As a result, LTS keeps bringing up the same sort of situations we've already seen dozens of times in the two previous Gervais/Merchant sitcoms. Unlike these two, however, you will very rarely find a laugh-out-loud moment in LTS. In the defense of the show, though, the episodes are usually interesting throughout, if nothing else, and Gervais's appearances save the series from sinking into total mediocrity.
Which brings me to another problem. Warwick is vaguely likable, but he isn't a good enough comedian by a long shot to carry a whole series, which is why every appearance by Gervais comes as much-needed comic relief. During those scenes, LTS's quality level rises but the moment Gervais exists, it drops again.
There are other reasons LTS doesn't work that well. For one thing, the whole mockumentary genre has been almost bled dry by now. Christopher Guest ("Spinal Tap", "Waiting For Guffman", "For Your Consideration" etc.) and Gervais/Merchant had already done this, not to mention a plethora of "The Office" spin-offs around the world, and many other lesser comedies that were made in this fashion, diluting the mockumentary format in the process and making it decreasingly appealing. When "This Is Spinal Tap" came out, back in 1982, it was a totally new type of comedy, very fresh and hilarious. 30 years later, and I don't get particularly excited about anything new mockumentary-wise.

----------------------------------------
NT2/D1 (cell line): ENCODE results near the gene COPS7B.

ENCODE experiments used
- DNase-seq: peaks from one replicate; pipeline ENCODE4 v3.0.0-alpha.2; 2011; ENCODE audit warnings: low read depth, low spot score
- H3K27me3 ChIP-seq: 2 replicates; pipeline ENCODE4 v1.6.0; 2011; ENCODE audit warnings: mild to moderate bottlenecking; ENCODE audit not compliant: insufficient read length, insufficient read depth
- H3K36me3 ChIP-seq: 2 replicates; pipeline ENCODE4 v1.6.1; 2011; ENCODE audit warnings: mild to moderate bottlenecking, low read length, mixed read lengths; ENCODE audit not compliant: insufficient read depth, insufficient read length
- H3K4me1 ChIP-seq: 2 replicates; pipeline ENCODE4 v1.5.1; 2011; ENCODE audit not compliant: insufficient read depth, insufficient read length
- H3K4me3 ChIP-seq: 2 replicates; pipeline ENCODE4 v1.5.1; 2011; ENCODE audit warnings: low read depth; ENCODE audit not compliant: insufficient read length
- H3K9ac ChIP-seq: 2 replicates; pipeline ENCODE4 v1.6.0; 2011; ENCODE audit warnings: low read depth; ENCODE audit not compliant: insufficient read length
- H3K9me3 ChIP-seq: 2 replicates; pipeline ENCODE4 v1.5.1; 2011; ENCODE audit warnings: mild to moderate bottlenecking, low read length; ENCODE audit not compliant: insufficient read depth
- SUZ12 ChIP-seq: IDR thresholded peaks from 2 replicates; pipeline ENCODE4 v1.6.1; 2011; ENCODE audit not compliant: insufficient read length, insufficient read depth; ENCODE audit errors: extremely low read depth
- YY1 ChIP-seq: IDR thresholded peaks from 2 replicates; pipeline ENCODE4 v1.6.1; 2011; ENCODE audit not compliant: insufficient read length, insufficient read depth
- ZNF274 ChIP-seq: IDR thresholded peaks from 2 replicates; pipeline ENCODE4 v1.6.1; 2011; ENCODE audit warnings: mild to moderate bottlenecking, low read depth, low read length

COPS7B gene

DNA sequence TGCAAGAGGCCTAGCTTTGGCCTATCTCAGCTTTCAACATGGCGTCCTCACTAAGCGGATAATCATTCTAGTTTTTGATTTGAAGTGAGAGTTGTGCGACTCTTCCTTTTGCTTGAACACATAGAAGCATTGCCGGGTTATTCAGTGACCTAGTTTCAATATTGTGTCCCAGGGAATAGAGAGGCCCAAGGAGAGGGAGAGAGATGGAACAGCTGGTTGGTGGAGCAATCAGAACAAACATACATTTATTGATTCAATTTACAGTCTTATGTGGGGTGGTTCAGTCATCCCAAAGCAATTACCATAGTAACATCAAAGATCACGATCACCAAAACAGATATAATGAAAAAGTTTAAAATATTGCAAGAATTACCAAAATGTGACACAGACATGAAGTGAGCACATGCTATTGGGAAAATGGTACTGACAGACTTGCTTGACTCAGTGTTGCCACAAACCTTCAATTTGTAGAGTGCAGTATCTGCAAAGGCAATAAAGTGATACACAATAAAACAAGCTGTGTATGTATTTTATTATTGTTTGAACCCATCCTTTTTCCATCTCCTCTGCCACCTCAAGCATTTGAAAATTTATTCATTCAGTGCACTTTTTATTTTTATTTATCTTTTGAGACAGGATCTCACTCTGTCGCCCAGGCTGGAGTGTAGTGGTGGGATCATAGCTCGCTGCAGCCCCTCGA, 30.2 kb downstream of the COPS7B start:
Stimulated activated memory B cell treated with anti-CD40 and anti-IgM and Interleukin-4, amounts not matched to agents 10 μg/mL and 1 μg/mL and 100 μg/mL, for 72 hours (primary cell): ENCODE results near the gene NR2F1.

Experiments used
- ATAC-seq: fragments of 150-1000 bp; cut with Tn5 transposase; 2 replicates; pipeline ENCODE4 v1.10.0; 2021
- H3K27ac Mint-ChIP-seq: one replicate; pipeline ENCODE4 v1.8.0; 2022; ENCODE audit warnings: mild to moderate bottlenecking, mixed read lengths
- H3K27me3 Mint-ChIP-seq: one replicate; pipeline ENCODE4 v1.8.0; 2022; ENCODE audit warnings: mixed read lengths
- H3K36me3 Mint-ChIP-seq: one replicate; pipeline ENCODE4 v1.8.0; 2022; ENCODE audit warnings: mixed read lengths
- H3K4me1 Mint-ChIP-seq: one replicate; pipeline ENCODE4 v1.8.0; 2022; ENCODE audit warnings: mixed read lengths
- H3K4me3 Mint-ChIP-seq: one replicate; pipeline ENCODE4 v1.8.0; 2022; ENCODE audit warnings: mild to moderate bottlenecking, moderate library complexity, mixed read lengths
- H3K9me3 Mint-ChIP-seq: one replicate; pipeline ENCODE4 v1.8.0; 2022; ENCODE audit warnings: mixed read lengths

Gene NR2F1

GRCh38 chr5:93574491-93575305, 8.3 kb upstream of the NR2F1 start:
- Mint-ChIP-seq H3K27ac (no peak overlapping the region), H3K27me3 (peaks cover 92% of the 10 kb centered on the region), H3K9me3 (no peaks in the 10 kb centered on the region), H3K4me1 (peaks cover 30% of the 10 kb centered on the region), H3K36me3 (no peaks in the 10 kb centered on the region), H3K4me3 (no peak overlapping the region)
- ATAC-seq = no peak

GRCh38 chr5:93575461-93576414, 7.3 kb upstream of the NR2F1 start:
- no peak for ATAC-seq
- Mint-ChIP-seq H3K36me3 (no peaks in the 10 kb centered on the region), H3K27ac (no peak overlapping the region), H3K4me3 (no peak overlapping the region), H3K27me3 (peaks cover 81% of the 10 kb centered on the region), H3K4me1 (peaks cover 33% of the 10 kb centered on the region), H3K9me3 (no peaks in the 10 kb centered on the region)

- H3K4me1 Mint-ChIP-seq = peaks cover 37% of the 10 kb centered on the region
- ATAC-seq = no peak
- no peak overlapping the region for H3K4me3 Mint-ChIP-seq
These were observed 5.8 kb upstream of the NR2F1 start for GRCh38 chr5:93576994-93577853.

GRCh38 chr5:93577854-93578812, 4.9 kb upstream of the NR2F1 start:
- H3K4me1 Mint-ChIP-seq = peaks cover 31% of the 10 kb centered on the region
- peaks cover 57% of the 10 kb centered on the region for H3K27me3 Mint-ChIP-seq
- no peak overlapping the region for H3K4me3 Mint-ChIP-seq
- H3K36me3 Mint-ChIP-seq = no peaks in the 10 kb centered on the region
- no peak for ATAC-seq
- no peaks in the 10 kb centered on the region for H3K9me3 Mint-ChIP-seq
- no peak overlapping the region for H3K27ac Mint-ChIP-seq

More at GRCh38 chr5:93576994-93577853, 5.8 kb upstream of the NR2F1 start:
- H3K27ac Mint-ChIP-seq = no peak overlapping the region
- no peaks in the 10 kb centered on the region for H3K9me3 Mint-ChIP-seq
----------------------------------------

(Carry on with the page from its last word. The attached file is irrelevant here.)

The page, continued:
But this aspect isn't as detrimental to the series as this flawed conception: both Warwick's character and the situations in LTS are too exaggerated. Less is more when it comes to mockumentaries, I would have thought Gervais would at least know this. You can't have broad-comedy situations within a "reserved" mockumentary setting. For example, Warwick's speech at the wedding; it is so over-the-top absurd that it belongs more in some idiotic, buffoonerish Stiller/Owen/Ferrell comedy than in a mockumentary which is supposed to be more low-key, subtle rather than ape-ish, clever rather than in-your-face. Warwick delivers a speech so extreme that it loses all credibility in the way it relates to the real world and a mockumentary simply doesn't work unless its events and characters remain plausible, firmly grounded in reality. It is the mockumentary's strong connection to reality that makes the goings-on in it funny. Once that element of credibility is lost, the gags too are as good as lost.
The series hits its absolute low point in episode 6. Almost nothing works. That whole party segment contains all of the problems I'd mentioned above: the situations are predictable, the characters unrealistic, Gervais isn't present, the gags are too exaggerated, Warwick makes decisions that are out-and-out retarded hence unfunny. Even worse is the fight between Warwick and his accountant, earlier on in the same episode, when the two face Warwick's ex-wife and her solicitor. This scene was embarrassing to watch; moronic and unfunny to the core. The accountant's infantile behaviour made absolutely zero sense. If Warwick had sneaked him out of a psyche ward a day earlier, then perhaps it would have worked.